Well, sometimes new is overdone, and it can get old. Really old, really fast. However, if you are looking for something new to add to your game, might I suggest something that is already old? Something old enough to be considered new?
I will confess that I did not get into tabletop role-playing until the advent of Dungeons & Dragons 3.5. That was the basis from which everything I know has grown. Luckily, however, I was also a massive comic book nerd, so I knew full well that, if you want a better appreciation for what you are reading now, you have to go back and read "the classics".
For me, those classics were The Tomb of Horrors, The Village of Homelet (and the immortal Temple of Elemental Evil), Against The Giants, Castle Greyhawk, Castle Ravenloft, Castle Amber (Wow, they had a thing for castles), and Vecna Lives.
"Is it me, or has Lloth gotten hotter... I mean, she's still a scary spider lady, but now she is a hot scary spider lady... I have a lot of confused feelings about this..."
To be quite honest, I have found more inspiration from older modules than I have from newer ones, and the elements I have taken (or stolen I guess is the more accurate word) from these classics have been the most well-received among my players. They love the dynamics set forth in things like the Keep On The Borderlands.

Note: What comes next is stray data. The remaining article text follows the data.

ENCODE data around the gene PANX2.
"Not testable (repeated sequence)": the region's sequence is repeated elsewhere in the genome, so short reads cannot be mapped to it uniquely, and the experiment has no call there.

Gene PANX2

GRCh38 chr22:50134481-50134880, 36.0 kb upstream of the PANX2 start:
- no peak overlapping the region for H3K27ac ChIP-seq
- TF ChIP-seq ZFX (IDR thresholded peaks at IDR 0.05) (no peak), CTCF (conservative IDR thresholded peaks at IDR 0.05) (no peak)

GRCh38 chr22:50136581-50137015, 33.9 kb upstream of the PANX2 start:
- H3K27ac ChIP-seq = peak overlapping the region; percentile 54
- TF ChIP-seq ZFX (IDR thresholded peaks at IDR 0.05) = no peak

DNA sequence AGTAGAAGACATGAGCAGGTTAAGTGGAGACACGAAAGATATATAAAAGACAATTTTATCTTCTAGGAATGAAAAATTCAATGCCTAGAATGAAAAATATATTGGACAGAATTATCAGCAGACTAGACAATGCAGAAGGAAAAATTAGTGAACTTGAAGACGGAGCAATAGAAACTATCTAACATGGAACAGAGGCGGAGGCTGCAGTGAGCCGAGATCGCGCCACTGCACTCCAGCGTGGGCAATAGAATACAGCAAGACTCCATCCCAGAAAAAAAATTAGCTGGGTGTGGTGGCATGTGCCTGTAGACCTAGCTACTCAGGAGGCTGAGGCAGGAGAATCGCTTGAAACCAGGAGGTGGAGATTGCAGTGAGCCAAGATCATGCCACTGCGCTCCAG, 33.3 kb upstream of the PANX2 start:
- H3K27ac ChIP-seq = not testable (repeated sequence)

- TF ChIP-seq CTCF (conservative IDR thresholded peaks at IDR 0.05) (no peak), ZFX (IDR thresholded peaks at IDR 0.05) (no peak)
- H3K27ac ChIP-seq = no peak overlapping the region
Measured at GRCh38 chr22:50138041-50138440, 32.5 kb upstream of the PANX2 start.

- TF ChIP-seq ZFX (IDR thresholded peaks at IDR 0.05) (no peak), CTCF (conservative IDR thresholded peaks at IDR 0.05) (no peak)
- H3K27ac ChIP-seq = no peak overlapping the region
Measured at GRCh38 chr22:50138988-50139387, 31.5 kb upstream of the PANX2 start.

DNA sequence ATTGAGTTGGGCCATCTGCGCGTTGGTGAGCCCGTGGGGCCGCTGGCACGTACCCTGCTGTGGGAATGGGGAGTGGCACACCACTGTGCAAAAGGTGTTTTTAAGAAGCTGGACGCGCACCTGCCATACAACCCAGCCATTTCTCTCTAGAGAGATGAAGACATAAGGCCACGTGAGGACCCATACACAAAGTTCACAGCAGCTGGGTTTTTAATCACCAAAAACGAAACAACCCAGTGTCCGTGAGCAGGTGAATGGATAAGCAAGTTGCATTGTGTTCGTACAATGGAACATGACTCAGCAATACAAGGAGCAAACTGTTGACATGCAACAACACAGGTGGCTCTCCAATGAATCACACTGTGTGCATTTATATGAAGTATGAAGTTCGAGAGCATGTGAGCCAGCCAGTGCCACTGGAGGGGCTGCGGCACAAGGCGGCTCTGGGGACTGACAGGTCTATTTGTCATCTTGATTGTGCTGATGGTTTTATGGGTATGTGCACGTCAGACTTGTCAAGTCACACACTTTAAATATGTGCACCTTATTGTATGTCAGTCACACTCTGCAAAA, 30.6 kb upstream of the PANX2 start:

But why? Why do these dusty old adventures have anything to offer in today's adrenaline-fueled landscape of epic quests and God Of War-style encounters?
The Scale Is Intimate
Too often today, GMs are concerned with presenting their players with apocalyptic, world-ending scenarios, where reality itself can be in jeopardy. And while that is all well and good, it happens with a startling amount of frequency. It seems that every plot results in keeping the whole world safe from certain doom. This much armageddon on a regular basis can become a bit of a running joke. Just look at Buffy The Vampire Slayer.
"Silly world. Stop trying to end."
But the old games, aside from a few notable exceptions, keep the threat more localized. Often it's a town, kingdom, or region that needs saving (if it gets that large scale at all). It is exciting in its own simplicity. The smaller scale threats can be infinitely more intimate. Look at Matt Mercer's Critical Role. The number of threats that the brave souls of Voxx Machina have faced is many, but the number of world-ending threats? Zero, by my count. When the threat is small, the characters can relate more to the villain and the situation. You can always go big later, but keep it simple, and keep it fun.